I found this video on Youtube recently and wanted to share it with you all…
The video talks about Gordon, a former cabinet maker who found his career ending because of our changing tastes. Our need for a fast, cheap, disposable lifestyle left Gordon without employment and forced onto the streets.
The Salvation Army recently changed the name of their hostels to lifehouses, and I grumbled at the cost of coming up with such a name (I’m a Yorkshire lass who calls a spade a spade). I still don’t think much to the name, but I’m glad we have some places left where homeless people can find their feet.
Although my dissertation and much of my research is on spirituality and textiles, as a lover of the ‘old’ ways and crafts I found this video truly wonderful.
A perfect example of how craft skills can be used for good and for the church. Gordon now volunteers (it’s a shame his unique skills couldn’t end in paid work) at a Salvation Army charity shop in Glasgow.
Then again, is his amazing painting skills, and the willingness for the charity shop to hold a mini gallery.
The real beauty though, is in people putting Gordon’s skills and opportunities together. That’s where the real magic happens.
There seems to be a lack of connection between people and skills, especially in the church. I expect many people are nodding their heads at this, and perhaps some nodding in annoyance feeling unused. (Grrrr, no one ever asks me to take the collection!)
The bitterness of attending a church and feeling as though you have no part to play is soul destroying and maybe even a large part in people feeling church isn’t for them anymore.
The old saying, ‘use me or lose me’ comes to mind.
I want to ask who’s fault is it? but I suspect the ‘blame’ is more a lack of confidence for most of us. We might sit there seeing a void and knowing we could fill it, yet we don’t have the confidence to put ourselves forward.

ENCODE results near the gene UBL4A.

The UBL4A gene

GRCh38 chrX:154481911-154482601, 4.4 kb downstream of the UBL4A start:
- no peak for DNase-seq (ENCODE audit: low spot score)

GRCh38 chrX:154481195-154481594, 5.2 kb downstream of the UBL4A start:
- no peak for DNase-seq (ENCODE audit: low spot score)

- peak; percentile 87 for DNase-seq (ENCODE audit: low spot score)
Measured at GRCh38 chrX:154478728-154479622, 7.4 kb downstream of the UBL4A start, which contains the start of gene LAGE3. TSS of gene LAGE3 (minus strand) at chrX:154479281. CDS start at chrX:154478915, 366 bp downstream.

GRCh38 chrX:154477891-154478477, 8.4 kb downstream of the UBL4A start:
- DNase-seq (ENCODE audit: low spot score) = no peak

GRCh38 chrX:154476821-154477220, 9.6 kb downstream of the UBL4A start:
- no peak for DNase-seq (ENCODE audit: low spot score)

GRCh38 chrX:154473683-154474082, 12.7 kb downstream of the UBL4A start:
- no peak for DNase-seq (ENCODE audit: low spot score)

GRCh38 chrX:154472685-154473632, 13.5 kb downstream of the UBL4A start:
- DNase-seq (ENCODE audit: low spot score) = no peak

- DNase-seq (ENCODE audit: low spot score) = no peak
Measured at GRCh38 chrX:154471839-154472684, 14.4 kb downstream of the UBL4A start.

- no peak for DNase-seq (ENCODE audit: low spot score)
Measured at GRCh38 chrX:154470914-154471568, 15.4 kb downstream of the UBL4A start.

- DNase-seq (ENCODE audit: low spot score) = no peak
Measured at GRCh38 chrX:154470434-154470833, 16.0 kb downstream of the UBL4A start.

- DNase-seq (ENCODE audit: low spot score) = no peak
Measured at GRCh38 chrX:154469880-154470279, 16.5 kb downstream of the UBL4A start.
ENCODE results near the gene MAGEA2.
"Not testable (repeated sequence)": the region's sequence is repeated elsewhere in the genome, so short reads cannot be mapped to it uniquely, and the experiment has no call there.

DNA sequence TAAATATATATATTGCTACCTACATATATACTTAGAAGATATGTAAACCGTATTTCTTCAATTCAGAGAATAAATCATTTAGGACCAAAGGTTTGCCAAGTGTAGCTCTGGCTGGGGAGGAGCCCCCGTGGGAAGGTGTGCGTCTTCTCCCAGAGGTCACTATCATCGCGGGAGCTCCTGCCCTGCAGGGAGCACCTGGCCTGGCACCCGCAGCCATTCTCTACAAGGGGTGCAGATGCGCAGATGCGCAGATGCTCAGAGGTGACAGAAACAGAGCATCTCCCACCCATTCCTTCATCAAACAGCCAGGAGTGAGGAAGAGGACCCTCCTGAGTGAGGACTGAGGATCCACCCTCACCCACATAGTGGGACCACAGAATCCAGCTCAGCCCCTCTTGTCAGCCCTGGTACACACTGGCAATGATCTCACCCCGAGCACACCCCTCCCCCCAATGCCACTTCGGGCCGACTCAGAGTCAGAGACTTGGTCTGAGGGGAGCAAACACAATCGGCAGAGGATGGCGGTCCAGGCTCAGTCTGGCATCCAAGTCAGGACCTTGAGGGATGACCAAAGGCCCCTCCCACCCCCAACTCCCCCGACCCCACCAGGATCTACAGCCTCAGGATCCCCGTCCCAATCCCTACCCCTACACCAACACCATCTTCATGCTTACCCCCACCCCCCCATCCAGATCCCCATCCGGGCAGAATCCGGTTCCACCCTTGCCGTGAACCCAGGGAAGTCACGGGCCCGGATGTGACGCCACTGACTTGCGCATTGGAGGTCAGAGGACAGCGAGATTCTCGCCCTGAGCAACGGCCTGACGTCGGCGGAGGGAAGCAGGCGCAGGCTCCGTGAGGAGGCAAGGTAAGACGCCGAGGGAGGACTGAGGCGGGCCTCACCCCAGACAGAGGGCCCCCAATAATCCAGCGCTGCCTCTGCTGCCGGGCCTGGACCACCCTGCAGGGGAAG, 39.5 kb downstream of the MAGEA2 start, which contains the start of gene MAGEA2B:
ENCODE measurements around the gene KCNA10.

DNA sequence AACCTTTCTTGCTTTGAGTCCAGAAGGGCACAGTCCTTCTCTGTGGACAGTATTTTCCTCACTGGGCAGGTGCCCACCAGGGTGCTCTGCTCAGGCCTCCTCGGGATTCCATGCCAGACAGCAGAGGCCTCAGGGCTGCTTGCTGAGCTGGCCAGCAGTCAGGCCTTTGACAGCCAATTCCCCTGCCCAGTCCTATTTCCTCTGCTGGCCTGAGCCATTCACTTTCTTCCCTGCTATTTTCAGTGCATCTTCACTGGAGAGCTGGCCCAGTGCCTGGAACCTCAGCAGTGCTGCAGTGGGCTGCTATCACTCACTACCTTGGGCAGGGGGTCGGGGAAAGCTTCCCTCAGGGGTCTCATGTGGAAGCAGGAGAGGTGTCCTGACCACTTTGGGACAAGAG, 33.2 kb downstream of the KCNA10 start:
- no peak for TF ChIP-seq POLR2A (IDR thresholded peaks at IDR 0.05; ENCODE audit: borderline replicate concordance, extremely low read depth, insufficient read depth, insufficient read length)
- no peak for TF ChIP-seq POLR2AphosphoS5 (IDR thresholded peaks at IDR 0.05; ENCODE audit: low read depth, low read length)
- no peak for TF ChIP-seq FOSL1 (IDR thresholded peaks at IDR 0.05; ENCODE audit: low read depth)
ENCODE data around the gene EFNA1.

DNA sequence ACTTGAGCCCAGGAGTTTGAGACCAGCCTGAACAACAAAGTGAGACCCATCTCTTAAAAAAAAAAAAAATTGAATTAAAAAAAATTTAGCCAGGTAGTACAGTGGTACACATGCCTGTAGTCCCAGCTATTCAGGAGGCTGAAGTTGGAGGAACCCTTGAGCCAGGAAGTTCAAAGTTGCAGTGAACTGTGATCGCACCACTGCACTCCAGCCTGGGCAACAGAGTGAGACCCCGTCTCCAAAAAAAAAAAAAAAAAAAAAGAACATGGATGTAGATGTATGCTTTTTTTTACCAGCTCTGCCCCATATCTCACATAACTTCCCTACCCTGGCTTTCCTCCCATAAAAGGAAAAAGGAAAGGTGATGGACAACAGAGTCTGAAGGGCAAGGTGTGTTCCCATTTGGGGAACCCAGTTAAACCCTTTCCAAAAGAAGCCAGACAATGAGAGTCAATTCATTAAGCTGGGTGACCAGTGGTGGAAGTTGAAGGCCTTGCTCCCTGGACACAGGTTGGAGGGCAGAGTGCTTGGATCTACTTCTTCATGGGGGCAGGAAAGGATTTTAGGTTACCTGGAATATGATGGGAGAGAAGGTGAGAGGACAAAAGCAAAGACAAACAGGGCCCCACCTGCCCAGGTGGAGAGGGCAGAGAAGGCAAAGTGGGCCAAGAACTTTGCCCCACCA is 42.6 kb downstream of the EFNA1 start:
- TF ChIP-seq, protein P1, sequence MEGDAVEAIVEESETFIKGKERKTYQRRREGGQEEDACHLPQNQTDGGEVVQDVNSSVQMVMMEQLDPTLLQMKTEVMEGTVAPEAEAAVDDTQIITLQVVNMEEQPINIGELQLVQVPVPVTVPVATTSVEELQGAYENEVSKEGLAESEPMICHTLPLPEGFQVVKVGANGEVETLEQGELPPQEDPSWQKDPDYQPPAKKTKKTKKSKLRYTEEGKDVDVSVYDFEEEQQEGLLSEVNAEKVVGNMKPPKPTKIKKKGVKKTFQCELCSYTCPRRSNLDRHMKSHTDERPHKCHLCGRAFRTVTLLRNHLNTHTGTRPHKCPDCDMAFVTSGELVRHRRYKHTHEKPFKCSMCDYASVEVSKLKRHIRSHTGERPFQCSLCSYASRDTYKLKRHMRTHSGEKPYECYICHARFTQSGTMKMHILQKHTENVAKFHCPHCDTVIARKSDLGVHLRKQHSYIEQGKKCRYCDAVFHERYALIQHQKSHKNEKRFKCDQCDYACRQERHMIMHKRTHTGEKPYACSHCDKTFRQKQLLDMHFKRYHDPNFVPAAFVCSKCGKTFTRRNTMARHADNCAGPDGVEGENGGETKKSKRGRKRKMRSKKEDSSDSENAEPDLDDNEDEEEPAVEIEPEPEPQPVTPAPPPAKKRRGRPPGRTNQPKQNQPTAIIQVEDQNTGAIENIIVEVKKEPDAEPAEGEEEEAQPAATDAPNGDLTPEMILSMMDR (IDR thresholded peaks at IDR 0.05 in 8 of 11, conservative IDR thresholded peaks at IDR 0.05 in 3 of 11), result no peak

Some time ago church had a trend of getting folks to complete forms to find out where our gifts lay. Like a cosmopolitan quiz finding your ideal partner, the church quiz decided whether we were a hostess, preacher, listener or one of the dozen other skills the Bible lists. The church then could use the results to funnel it’s congregation into the relevant vacant position. The end hope was that everyone had a place in church and a role that suited their abilities.
It all sounded great, until you look at your individual church and realise what works in one, won’t work in another, besides, they didn’t need a social media guru back then. I always thought a better idea would be for everyone in the church to hand in their CV’s, probably the only document where we are confident enough to be honest (and perhaps boastful).
I think about people like my nephew who studied sound recording at university, yet was never asked to work the sound desk at church. What better option than someone with a degree in the subject?
I wonder whether giving him a job he was good at and enjoyed might have encouraged him to keep turning up on Sundays.
And yet, did the church know? Did they realise they had a professional in their midst?
The Bible says we shouldn’t hide our light under a bushel (Matthew 5:15) but that’s exactly what we do. Our confidence has been knocked by the world (and sometimes the church) and it’s not easy to raise ourselves up and point out our abilities.
We are in need of those miracle people who have the vision to stand in the gap between our ability and the churches need.
That person in Glasgow who figured out Gordon’s skills were just what was needed in the charity shop, that shop worker who spotted his talent as an artist and realised he needed an exhibition.
These are the miracles that bring a man back on his feet, the opportunities that can only be seen by visionaries.
So what next for Gordon?
Perhaps he could design and build a mercy seat that helped disabled people to approach without the option of sitting on it and facing the congregation?
Maybe he could be used to design the facilities at some of the new lifehouses, with his personal experience and craftsmanship.
I’m looking forward to finding out.